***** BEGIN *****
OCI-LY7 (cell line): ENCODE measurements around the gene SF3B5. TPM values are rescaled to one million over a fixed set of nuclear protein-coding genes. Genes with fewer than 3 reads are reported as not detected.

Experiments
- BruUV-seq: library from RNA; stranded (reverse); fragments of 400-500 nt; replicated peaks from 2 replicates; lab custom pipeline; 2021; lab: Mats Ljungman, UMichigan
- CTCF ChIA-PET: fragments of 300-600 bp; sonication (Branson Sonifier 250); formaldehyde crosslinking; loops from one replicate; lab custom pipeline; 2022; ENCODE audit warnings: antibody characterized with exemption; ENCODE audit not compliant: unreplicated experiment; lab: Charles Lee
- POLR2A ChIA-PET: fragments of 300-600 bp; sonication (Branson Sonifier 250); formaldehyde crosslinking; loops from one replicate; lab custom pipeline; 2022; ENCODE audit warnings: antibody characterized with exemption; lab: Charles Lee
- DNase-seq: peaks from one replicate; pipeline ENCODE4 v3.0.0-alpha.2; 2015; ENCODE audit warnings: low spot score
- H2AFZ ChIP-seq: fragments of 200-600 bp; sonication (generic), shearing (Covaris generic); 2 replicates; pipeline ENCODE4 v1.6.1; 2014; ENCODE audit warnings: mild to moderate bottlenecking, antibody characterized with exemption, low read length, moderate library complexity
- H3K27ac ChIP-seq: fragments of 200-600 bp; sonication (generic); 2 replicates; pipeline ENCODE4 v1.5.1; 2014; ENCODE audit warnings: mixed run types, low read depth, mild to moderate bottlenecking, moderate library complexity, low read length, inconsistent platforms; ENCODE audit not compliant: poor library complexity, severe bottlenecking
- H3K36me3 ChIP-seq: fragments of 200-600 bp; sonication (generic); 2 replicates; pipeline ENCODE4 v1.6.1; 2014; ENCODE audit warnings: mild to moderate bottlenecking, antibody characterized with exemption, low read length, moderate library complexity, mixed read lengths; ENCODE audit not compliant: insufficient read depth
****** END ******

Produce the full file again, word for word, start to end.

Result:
OCI-LY7 (cell line): ENCODE measurements around the gene SF3B5. TPM values are rescaled to one million over a fixed set of nuclear protein-coding genes. Genes with fewer than 3 reads are reported as not detected.

Experiments
- BruUV-seq: library from RNA; stranded (reverse); fragments of 400-500 nt; replicated peaks from 2 replicates; lab custom pipeline; 2021; lab: Mats Ljungman, UMichigan
- CTCF ChIA-PET: fragments of 300-600 bp; sonication (Branson Sonifier 250); formaldehyde crosslinking; loops from one replicate; lab custom pipeline; 2022; ENCODE audit warnings: antibody characterized with exemption; ENCODE audit not compliant: unreplicated experiment; lab: Charles Lee
- POLR2A ChIA-PET: fragments of 300-600 bp; sonication (Branson Sonifier 250); formaldehyde crosslinking; loops from one replicate; lab custom pipeline; 2022; ENCODE audit warnings: antibody characterized with exemption; lab: Charles Lee
- DNase-seq: peaks from one replicate; pipeline ENCODE4 v3.0.0-alpha.2; 2015; ENCODE audit warnings: low spot score
- H2AFZ ChIP-seq: fragments of 200-600 bp; sonication (generic), shearing (Covaris generic); 2 replicates; pipeline ENCODE4 v1.6.1; 2014; ENCODE audit warnings: mild to moderate bottlenecking, antibody characterized with exemption, low read length, moderate library complexity
- H3K27ac ChIP-seq: fragments of 200-600 bp; sonication (generic); 2 replicates; pipeline ENCODE4 v1.5.1; 2014; ENCODE audit warnings: mixed run types, low read depth, mild to moderate bottlenecking, moderate library complexity, low read length, inconsistent platforms; ENCODE audit not compliant: poor library complexity, severe bottlenecking
- H3K36me3 ChIP-seq: fragments of 200-600 bp; sonication (generic); 2 replicates; pipeline ENCODE4 v1.6.1; 2014; ENCODE audit warnings: mild to moderate bottlenecking, antibody characterized with exemption, low read length, moderate library complexity, mixed read lengths; ENCODE audit not compliant: insufficient read depth